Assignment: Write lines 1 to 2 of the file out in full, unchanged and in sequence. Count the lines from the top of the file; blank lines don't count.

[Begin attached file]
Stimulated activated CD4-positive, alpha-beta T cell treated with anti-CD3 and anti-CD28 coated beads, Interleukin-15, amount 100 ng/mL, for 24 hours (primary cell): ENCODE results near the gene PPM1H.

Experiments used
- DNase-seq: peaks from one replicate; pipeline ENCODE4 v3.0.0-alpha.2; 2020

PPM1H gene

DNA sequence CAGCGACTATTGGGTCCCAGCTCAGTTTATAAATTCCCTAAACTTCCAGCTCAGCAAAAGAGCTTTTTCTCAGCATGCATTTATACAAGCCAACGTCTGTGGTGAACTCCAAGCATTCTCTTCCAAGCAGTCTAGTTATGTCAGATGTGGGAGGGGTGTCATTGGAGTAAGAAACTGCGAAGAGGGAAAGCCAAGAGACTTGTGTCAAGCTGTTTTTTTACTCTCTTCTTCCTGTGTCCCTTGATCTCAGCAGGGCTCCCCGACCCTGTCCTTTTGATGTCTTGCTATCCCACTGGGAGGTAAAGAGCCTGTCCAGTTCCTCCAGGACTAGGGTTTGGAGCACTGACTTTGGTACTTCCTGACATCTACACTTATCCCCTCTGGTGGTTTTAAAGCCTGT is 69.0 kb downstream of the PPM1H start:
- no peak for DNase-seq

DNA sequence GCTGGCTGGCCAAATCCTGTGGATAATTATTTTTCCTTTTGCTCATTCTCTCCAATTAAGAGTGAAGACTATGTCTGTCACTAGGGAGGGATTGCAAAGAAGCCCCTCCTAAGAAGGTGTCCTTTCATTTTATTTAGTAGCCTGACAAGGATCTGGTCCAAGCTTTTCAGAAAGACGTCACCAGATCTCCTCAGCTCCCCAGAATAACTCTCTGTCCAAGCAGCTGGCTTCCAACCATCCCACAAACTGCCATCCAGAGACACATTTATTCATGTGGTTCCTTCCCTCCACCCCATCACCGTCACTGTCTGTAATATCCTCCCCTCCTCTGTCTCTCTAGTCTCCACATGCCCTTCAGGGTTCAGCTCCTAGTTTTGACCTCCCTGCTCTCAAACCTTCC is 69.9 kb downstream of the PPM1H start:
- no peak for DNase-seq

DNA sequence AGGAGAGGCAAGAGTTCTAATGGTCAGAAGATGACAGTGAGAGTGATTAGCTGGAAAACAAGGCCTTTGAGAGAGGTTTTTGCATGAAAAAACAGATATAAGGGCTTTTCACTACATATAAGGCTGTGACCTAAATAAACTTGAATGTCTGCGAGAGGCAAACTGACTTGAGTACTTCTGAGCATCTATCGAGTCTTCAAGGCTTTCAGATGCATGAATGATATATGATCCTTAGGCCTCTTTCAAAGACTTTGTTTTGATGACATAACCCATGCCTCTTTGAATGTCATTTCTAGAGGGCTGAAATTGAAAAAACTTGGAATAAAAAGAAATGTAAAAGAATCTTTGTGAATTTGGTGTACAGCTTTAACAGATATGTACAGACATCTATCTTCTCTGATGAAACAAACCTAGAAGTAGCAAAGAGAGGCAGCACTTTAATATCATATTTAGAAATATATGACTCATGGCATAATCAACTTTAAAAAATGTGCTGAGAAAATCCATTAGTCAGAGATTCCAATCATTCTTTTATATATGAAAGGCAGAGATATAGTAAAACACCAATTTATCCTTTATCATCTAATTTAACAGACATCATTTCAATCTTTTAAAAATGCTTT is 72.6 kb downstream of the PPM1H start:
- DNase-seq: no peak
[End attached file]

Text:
Stimulated activated CD4-positive, alpha-beta T cell treated with anti-CD3 and anti-CD28 coated beads, Interleukin-15, amount 100 ng/mL, for 24 hours (primary cell): ENCODE results near the gene PPM1H.

Experiments used